‘You phoney baloney, you shoot like Buffalo Bill.’
A US military plane explodes off the coast of the remote island of Santa Magdalena. The top secret device it was carrying could trigger a nuclear war, so understandably, all the superpowers send their secret agents to the crash site with orders to recover it at all costs…
This week’s ‘Bond On A Budget’ is American actor Craig Hill who ends up channeling his inner 007 in Vienna. This Italian-Spanish co-production comes from director and co-writer Marcello Ciorciolini, who adopts a slightly more grounded approach to his spy game than some of his contemporaries.
Visiting the estate of an old friend, retired secret agent John Grant (Hill) is set upon by two men posing as gardeners, who he dispatches after some brutal combat. He crashes into the house, ready for anything and gun blazing, but it’s all a test set by General MacGregor (George Rigaud) and his ex-boss Mister X (Herbert Montureano) to see if he can still cut it after two years out of harness. Despite passing the ordeal with flying colours, Hill refuses the offer of a new assignment. However, when they explain that the Russian team in play is led by Fabian (Rolf Tasna), he changes his mind. He has vowed to kill the red agent, who he believes was responsible for the death of his wife.
Hill arrives in San Magdalena with old partner Pablo (Luis Marin), and it’s not long before they are tangling with the opposition. Rather than interrogate three captured agents at gunpoint, our superspy throws his weapon away as he fancies a bit of the old hand-to-hand. Later, he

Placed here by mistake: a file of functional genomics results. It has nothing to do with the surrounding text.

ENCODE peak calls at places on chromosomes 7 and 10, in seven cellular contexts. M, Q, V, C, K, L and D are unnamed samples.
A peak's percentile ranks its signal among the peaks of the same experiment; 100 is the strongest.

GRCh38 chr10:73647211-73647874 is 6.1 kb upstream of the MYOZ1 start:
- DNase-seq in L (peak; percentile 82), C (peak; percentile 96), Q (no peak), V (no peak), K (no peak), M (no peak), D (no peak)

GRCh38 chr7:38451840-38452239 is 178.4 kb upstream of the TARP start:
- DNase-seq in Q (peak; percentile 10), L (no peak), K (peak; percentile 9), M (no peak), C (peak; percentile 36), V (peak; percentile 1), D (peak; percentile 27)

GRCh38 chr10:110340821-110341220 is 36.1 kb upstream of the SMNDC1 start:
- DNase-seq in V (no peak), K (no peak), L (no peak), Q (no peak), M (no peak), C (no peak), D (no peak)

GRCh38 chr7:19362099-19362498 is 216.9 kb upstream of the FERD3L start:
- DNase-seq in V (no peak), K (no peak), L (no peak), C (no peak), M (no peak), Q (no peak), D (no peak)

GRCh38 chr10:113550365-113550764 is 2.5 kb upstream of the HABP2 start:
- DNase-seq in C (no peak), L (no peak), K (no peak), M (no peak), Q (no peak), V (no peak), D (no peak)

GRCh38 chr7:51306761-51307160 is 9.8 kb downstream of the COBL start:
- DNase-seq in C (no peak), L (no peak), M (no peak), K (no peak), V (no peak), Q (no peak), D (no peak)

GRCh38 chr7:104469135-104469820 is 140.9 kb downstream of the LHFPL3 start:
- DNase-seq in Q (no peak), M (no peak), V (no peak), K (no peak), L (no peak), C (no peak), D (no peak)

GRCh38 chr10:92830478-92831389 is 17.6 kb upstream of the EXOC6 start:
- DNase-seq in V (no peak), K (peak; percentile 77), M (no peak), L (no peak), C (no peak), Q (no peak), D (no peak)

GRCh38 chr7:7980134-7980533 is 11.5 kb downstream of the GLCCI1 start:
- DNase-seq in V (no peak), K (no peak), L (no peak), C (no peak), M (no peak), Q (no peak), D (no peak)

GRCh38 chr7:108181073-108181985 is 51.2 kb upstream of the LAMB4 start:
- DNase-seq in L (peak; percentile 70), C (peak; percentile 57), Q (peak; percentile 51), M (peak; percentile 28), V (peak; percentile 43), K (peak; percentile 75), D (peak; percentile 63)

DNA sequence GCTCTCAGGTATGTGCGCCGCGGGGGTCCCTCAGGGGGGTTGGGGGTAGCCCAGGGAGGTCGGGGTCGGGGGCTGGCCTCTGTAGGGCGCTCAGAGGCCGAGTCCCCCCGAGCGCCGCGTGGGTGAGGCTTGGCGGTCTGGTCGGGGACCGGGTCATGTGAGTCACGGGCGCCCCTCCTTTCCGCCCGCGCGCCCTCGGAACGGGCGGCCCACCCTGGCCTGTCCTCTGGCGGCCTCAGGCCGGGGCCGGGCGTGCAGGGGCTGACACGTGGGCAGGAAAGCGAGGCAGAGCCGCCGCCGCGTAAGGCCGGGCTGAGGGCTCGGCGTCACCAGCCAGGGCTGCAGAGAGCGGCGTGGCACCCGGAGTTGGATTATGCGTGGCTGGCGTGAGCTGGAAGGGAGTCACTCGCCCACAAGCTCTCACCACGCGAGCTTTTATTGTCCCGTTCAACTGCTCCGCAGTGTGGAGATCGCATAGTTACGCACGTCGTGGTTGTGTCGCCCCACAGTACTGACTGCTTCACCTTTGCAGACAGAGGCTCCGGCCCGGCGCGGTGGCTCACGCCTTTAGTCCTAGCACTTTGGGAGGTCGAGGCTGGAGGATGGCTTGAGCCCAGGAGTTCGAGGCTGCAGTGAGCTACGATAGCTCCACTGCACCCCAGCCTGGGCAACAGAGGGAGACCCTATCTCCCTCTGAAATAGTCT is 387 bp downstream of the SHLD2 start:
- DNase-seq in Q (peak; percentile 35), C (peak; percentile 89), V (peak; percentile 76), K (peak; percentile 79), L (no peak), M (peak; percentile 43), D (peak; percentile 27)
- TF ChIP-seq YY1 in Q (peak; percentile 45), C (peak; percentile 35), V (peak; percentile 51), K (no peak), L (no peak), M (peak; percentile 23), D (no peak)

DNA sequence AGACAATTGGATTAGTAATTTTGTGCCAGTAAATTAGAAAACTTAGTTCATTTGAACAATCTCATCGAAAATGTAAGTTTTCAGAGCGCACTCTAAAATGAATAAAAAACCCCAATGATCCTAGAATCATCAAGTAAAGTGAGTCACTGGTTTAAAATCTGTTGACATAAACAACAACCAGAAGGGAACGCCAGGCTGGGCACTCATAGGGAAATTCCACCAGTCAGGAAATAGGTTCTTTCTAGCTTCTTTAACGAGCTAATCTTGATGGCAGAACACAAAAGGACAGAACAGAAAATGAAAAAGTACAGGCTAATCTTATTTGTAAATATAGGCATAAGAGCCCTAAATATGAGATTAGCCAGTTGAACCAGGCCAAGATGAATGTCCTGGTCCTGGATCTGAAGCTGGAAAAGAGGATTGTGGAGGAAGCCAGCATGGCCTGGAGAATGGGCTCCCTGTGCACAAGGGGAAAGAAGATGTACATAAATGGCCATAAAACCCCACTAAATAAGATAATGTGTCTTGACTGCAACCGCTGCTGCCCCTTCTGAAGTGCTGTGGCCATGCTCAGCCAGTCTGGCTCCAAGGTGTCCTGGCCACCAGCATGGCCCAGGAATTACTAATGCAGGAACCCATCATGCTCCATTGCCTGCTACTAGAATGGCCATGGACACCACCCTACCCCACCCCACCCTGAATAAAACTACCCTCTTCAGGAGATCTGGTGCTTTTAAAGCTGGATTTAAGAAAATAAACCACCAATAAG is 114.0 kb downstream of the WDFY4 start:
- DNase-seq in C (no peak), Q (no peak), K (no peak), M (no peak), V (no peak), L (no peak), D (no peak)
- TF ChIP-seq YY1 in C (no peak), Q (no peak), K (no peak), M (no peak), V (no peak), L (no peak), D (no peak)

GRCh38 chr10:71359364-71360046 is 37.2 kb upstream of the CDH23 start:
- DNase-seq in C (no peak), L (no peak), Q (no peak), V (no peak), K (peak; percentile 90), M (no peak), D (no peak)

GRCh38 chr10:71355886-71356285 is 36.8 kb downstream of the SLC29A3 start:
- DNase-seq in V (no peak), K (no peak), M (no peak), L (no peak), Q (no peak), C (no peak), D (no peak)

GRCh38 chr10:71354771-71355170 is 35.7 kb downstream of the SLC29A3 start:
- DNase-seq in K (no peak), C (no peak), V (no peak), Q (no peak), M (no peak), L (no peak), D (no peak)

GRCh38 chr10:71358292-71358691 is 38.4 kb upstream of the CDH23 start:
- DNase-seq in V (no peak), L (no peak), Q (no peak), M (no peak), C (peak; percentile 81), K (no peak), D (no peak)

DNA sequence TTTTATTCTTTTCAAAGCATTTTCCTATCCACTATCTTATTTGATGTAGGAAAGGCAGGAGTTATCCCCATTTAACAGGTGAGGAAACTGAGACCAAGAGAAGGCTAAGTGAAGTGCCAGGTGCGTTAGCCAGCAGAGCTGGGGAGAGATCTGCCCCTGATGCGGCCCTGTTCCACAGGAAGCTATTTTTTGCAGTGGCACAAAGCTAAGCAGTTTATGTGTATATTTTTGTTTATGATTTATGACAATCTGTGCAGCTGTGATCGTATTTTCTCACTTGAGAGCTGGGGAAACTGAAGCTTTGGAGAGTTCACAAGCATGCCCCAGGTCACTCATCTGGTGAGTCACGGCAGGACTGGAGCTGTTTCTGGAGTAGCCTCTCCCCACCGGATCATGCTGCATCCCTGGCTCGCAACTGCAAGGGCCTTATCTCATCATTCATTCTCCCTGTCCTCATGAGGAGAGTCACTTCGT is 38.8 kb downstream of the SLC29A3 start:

discovers hotel switchboard operator Myriam (Rossella Bergamonti) in his room uninvited. However, she’s searching his room rather than using the shower, which is a definite red flag. In the restaurant, he finds himself seated at a table beside fashion guru Mamoiselle Floriane (Teresa Gimpera). As she’s dining alone too, the inevitable happens, and the pair hook up.
As Hill’s investigation proceeds, he begins to suspect that the black box was removed from the plane during refuelling at the airport in Vienna. It also seems that Tasna and his Kremlin boys are at a loss regarding its whereabouts. The disappearance of a top scientist suggests that someone is trying to unlock the box’s secrets and both sides suspect the Chinese, forcing Hill and Tasna into a reluctant alliance. The Viennese trail leads Hill to the city’s high-end fashion salon run by Gimpera, whose presence on holiday in San Magdalena now seems to be a little more than just a happy coincidence.